There have been many changes in our business over the years; there was a time when bands toured to support album sales, but now they tour to make money. The recent rise in popularity of the 'VIP package' is a fine example of one such new revenue stream a band can generate while on tour. Here to shed some light on the subject is Willow Findlay, VIP Co-ordinator for the Queen + Adam Lambert tour.
“I started doing production work when I was about 16, just helping at festivals and events during the summer holidays. I started working for Harvey Goldsmith while studying at university and I had just graduated when I heard about a production role going on the last leg of Peter Gabriel's Back to Front tour. As it turned out they already had someone, but they asked me if I wanted to run the VIP packages on the same tour. Now, I’m here on the Queen + Adam Lambert tour doing the same thing.
So, what does the VIP Package coordinator do? Well, a lot of what I do is pre-production. At the start of the tour I contact all of the venues to confirm where the guests should meet and what spaces we are able to use. I also contact all of the VIP guests to let them know what to expect, where to meet and what time. With the Queen + Adam Lambert tour we have two VIP packages. The first is billed as the ‘Ultimate Onstage Experience,’ which is limited to only ten people each show. They get a backstage tour, a limited edition t-shirt, hand-printed poster, a souvenir laminate and, as the name of the package suggests, they get to watch the show from the stage (we have a platform that's attached stage right for them to sit on). The guests really like the interaction with the band and with the crew as well. There are some people who come to multiple shows, so we end up getting to know them quite well. The other package on offer is called ‘I Want It All.' It's a little less exciting, but the guests get very good seats close to the stage along with the same merchandise.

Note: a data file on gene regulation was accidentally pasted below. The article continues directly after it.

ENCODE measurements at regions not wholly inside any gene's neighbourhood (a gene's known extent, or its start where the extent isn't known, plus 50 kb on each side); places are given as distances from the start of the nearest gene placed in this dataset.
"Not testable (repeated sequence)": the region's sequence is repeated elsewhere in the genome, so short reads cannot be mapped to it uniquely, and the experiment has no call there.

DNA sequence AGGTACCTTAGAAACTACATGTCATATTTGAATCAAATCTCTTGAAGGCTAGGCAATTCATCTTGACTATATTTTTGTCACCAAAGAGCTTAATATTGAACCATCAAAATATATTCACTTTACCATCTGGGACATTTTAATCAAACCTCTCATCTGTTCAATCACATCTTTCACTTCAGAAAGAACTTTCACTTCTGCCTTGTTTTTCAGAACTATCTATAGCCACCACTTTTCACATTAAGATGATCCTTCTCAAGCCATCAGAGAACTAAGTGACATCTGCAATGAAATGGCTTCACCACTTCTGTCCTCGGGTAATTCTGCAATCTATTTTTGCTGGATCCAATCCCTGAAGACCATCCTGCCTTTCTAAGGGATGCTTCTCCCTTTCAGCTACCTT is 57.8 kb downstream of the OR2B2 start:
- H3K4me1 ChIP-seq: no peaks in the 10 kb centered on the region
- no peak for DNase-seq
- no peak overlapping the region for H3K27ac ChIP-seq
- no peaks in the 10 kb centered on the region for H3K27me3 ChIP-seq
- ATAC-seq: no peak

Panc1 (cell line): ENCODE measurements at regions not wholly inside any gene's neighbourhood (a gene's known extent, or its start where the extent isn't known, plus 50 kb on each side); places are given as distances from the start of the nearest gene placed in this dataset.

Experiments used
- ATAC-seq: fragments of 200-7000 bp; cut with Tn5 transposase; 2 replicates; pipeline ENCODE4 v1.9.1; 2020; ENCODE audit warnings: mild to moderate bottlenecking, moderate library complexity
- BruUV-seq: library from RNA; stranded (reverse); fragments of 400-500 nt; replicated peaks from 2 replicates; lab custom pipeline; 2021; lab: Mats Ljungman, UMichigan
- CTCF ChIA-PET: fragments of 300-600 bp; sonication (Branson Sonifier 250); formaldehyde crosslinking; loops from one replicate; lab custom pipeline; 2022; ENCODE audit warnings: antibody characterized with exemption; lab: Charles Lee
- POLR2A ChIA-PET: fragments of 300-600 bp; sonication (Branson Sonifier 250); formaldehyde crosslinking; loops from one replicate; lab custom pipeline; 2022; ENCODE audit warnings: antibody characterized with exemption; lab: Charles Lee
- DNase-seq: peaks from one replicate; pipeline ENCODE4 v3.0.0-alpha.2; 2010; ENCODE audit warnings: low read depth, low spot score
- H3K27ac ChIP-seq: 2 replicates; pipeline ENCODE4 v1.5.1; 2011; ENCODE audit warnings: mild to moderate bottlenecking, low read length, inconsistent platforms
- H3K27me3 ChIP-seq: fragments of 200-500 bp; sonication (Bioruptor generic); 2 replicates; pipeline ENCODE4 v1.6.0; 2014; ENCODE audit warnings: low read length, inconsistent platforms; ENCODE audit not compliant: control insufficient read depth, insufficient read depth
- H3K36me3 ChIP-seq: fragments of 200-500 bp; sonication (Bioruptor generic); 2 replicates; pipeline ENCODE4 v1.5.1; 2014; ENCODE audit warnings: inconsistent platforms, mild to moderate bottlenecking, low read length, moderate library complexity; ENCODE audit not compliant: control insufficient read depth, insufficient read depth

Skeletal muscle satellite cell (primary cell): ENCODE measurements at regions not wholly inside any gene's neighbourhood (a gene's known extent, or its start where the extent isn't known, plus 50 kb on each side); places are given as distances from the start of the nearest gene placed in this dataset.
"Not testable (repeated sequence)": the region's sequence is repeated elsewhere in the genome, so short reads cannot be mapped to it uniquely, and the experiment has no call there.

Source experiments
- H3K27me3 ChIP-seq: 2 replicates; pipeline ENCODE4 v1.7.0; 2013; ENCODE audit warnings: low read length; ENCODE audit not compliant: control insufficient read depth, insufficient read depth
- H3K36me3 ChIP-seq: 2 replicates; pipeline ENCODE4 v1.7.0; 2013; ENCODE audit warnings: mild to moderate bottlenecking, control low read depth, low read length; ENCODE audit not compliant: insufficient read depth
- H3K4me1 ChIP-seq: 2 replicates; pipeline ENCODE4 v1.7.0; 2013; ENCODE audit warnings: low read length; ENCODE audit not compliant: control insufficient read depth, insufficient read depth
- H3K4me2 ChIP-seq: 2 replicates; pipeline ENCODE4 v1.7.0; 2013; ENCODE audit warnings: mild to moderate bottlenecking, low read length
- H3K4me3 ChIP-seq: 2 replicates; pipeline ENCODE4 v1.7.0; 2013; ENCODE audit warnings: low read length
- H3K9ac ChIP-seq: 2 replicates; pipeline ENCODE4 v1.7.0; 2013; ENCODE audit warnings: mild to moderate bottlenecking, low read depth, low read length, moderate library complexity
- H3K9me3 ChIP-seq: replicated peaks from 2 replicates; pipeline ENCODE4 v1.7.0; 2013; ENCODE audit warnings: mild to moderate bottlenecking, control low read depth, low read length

For me, show day starts at around 7am and I'll be helping the Production Co-ordinator until my cases come off the truck. Once I've got all the show merchandise ready it's time to chat with the venue contact and make sure we both know what’s going to be happening. It's also my job to make sure security are aware if people are to have early access to the venue. Before the VIP guests arrive I'll set up the merchandise and accreditation, which is usually somewhere in the foyer close to the box office. I’ll be there to greet them when they arrive and give them their merchandise. The onstage guests then get picked up and taken on their backstage tour.
It was a similar role when I was working the VIP Package for Peter Gabriel, but that involved a lot more hospitality. The sound checks would often feel more like a private concert for a handful of special guests. At a show in Graz, Austria, there was only one VIP! It was amazing to be able to do something that special for someone. She was a huge fan of Peter and we put her on the stage and provided her with in-ear monitors, so she could hear what the band were hearing. She met Peter at the end of the experience and she was shaking. It's great to have the ability to be creative like that, and that's one of my favourite things about doing this job.”